When I got home, I checked my online Social Security account. Sure enough, the Medicare application section of my account had been updated to say my application had been approved. I was able to create an account on Medicare.gov and print an ID card.

Waiting in line at the office, I heard horror stories from my queue-mates. One woman had received benefits as a child when her father died prematurely. She had recently received a letter from the SSA saying she had to repay some of those benefits—benefits she’d received in the 1970s.

Still, I have to say that the SSA employees I dealt with at the office were very professional. They’re on the frontline of an enormous bureaucracy and deal with people who are frustrated, confused and scared. I don’t envy them.

Over the next few weeks, it all came together. I enrolled in Medigap and Part D supplement plans. I received my official Medicare ID card, a new Social Security card and the supplement plan ID cards. I’ve been able to register my new insurance information with all of my doctors.

The lesson of my saga is clear: Don’t wait. If you don’t yet have an account on Social Security’s website, create it now. It’s easy to apply for benefits online and monitor the progress of your applications. Do your research before your enrollment period begins. After all, you never know what gremlin is lurking in the system that’ll hold things up. Take it from me—your friend Richardd.

Richard Connor is a semi-retired aerospace engineer with a keen interest in finance. He enjoys a wide variety of other interests, including chasing grandkids, space, sports, travel, winemaking and reading. Follow Rick on Twitter @RConnor609 and check out his earlier articles.

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Wayne Koppa
Wayne Koppa
2 months ago

Richard another reason to register with Social Security on their web site is that when you do that it prevents someone else from registering under your name. A Social Security employee gave me that suggestion.

James McGlynn CFA RICP®
James McGlynn CFA RICP®
3 months ago

Richardd very Kafkaesque. I always tell people to sign up for Medicare 3 months early “just in case”. Your “just in case” shows it could be anything.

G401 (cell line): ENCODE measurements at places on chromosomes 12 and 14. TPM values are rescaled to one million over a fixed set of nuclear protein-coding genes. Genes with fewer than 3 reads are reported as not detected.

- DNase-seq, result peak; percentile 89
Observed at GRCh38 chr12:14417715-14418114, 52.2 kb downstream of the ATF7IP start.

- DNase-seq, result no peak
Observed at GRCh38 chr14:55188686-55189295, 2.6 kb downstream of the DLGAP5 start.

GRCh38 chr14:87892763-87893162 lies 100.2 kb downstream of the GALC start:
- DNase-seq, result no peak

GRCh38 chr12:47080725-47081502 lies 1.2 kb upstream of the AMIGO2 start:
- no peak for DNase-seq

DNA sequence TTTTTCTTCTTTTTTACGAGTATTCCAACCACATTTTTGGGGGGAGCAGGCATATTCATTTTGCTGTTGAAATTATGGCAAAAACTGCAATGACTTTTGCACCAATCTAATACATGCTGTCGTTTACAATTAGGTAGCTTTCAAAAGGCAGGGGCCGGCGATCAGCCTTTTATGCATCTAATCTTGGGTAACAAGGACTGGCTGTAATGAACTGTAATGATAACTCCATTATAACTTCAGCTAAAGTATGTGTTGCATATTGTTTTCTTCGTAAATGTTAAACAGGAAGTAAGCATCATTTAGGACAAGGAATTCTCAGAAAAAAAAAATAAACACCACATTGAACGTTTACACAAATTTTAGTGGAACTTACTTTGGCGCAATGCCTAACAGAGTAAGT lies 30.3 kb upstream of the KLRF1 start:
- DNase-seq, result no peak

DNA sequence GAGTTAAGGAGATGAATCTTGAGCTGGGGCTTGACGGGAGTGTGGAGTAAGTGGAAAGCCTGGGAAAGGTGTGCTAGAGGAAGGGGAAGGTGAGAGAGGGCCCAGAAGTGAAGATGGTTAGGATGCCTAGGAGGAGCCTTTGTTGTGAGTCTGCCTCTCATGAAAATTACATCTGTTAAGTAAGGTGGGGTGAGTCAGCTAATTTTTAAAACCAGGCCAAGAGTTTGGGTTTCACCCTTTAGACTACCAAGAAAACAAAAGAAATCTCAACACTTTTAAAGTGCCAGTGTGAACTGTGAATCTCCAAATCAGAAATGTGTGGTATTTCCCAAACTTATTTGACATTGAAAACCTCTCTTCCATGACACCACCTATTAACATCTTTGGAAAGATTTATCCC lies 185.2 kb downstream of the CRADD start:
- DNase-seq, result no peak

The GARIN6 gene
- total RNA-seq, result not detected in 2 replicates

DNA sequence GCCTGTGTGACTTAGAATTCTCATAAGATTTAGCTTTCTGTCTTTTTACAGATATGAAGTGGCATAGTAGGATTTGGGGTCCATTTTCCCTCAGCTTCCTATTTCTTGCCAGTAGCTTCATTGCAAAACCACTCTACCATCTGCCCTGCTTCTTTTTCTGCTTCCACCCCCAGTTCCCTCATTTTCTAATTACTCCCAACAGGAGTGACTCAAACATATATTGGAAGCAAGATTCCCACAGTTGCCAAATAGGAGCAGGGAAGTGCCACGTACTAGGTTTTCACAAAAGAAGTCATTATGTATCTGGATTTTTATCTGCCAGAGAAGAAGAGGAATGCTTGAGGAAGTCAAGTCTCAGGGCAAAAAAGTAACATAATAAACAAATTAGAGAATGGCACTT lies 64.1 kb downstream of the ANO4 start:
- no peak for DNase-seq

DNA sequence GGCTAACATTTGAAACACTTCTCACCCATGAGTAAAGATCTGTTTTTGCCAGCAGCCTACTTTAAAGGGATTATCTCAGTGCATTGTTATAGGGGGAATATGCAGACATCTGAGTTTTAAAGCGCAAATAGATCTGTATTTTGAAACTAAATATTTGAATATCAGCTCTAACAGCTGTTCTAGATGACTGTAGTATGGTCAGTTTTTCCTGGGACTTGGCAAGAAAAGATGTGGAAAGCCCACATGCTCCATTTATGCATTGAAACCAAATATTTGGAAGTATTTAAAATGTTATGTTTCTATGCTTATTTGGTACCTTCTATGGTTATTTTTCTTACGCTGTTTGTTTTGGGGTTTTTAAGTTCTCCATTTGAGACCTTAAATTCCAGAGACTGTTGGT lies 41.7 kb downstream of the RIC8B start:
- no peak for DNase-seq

UofODuck
UofODuck
3 months ago

This all sounds very similar to my own experience when I first enrolled in Medicare. What helped was a copy Medicare for Dummies, which provided a lot of very good information for the initial sign up and election process. Unfortunately, I don’t see many people doing much homework in preparation for this very important moment in their lives.

Humble Reader
Humble Reader
3 months ago

Way back when my only contact with the Social Security bureaucracy was the annual mailed “Your Social Security Statement” I was surprised and initially amused when I found my birth year changed from 1953 to 1955. I ignored this for a few years but as my actual 65th birthday approached, and prompted by my spouse, I decided to have this corrected. As Richardd discovered, multiple trips to the Social Security office with increasing numbers of original (no copies please) documents were required to correct what was obviously a data-entry error. But as the gatekeepers to benefits of significant monetary value I would expect this kind of diligence, so I cannot fault the bureaucracy for this.

William L
William L
3 months ago

I’m 19 months out and plan to use one of the many brokerages that evaluate and sell Part C and D plans. The two I am interested in are: MedicareSchool.com and SeniorSavings.net Both have YouTube channels and educate people concerning signup periods and helping to choose the right Part C plan- supplement or MA and Part D. Although licensed brokers, they function like an ombudsman to tailor a Part C and D plan to your specific needs. If you’re in a MA plan that you don’t like and still in your first year, you contact them and under the law they can utilize the onetime change option in the law to move you into a Part C and D plan that’s more suited to your needs. The best part is that these brokerages are totally free and they earn commissions selling Part C an D plans. The two brokerages I’ve listed are nationwide and have large followings and seem to show a greater measure of integrity in their actions.

mytimetotravel
mytimetotravel
3 months ago
Reply to  William L

I am sure any broker will be happy to sell you a Part C plan. Before signing up for that I highly recommend reading “Medicare for Dummies” and considering the significant advantages of a Medigap Plan G instead. Part C (i.e. Medicare Advantage) is fine when you are healthy, not so much when you inevitably develop conditions needing treatment. Your YouTube advisors don’t seem to be reliable – you can change Medicare Advantage plans once a year, you can change from Medicare Advantage to Original Medicare plus Medigap without medical underwriting during the first year of coverage.